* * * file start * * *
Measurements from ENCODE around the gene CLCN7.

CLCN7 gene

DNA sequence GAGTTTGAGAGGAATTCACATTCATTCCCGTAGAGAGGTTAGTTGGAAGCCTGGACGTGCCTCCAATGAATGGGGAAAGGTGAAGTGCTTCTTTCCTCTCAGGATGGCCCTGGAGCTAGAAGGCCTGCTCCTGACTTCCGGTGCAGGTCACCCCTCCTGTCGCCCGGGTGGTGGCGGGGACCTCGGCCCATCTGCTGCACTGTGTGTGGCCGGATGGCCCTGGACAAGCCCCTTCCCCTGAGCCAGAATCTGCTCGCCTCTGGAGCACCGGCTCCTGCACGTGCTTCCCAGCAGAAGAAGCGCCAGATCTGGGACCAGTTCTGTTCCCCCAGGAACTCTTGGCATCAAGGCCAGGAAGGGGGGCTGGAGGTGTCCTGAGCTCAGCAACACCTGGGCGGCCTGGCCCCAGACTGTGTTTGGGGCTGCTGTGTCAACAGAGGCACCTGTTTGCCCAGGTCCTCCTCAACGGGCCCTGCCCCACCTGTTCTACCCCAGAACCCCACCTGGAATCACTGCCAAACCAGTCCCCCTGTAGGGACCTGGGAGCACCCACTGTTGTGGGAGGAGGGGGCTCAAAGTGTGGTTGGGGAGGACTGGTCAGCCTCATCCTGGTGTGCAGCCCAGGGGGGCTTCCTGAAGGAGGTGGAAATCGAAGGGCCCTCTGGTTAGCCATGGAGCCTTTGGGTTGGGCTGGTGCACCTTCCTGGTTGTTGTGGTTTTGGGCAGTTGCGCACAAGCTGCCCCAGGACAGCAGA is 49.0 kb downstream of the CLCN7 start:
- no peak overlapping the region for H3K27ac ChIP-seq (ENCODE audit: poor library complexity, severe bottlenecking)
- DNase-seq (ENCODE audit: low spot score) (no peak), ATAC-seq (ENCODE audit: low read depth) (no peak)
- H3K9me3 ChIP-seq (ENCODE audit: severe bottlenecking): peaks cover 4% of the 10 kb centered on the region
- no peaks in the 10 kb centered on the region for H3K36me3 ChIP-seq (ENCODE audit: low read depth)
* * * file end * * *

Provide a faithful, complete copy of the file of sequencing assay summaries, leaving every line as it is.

Measurements from ENCODE around the gene CLCN7.

CLCN7 gene

DNA sequence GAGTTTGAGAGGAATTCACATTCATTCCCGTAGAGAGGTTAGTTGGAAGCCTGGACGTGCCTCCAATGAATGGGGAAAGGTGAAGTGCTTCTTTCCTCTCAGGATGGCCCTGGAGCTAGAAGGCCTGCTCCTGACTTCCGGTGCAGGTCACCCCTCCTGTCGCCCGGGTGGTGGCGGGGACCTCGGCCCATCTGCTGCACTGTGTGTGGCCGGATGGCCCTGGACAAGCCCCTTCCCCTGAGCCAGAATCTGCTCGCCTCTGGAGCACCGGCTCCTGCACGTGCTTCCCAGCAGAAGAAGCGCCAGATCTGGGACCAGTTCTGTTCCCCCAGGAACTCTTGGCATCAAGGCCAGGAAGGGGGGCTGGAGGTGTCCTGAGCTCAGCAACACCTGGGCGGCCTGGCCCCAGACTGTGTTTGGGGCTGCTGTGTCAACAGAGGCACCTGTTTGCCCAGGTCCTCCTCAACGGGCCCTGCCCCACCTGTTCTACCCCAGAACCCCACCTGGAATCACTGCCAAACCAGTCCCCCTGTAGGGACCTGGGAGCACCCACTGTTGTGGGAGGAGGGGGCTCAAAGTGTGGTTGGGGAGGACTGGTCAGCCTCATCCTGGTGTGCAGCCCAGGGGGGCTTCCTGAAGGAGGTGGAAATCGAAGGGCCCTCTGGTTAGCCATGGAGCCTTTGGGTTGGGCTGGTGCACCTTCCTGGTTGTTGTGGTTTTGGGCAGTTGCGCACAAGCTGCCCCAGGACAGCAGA is 49.0 kb downstream of the CLCN7 start:
- no peak overlapping the region for H3K27ac ChIP-seq (ENCODE audit: poor library complexity, severe bottlenecking)
- DNase-seq (ENCODE audit: low spot score) (no peak), ATAC-seq (ENCODE audit: low read depth) (no peak)
- H3K9me3 ChIP-seq (ENCODE audit: severe bottlenecking): peaks cover 4% of the 10 kb centered on the region
- no peaks in the 10 kb centered on the region for H3K36me3 ChIP-seq (ENCODE audit: low read depth)